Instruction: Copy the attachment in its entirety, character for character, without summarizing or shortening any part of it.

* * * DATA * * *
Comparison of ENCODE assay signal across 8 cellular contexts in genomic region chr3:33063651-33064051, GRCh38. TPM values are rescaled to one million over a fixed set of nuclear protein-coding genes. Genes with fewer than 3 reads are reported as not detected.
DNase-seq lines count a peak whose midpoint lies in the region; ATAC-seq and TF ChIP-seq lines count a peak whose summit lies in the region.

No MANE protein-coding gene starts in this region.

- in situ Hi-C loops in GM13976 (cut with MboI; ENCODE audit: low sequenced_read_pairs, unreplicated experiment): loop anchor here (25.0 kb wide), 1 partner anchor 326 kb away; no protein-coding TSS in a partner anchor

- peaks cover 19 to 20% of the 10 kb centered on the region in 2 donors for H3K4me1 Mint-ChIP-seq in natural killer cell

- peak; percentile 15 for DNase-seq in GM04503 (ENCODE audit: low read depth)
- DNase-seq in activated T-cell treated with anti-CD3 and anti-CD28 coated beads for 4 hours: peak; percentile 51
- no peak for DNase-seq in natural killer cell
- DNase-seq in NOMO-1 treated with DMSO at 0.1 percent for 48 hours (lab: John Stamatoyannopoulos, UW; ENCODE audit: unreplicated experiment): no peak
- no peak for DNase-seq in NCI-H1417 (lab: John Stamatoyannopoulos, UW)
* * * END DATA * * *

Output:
Comparison of ENCODE assay signal across 8 cellular contexts in genomic region chr3:33063651-33064051, GRCh38. TPM values are rescaled to one million over a fixed set of nuclear protein-coding genes. Genes with fewer than 3 reads are reported as not detected.
DNase-seq lines count a peak whose midpoint lies in the region; ATAC-seq and TF ChIP-seq lines count a peak whose summit lies in the region.

No MANE protein-coding gene starts in this region.

- in situ Hi-C loops in GM13976 (cut with MboI; ENCODE audit: low sequenced_read_pairs, unreplicated experiment): loop anchor here (25.0 kb wide), 1 partner anchor 326 kb away; no protein-coding TSS in a partner anchor

- peaks cover 19 to 20% of the 10 kb centered on the region in 2 donors for H3K4me1 Mint-ChIP-seq in natural killer cell

- peak; percentile 15 for DNase-seq in GM04503 (ENCODE audit: low read depth)
- DNase-seq in activated T-cell treated with anti-CD3 and anti-CD28 coated beads for 4 hours: peak; percentile 51
- no peak for DNase-seq in natural killer cell
- DNase-seq in NOMO-1 treated with DMSO at 0.1 percent for 48 hours (lab: John Stamatoyannopoulos, UW; ENCODE audit: unreplicated experiment): no peak
- no peak for DNase-seq in NCI-H1417 (lab: John Stamatoyannopoulos, UW)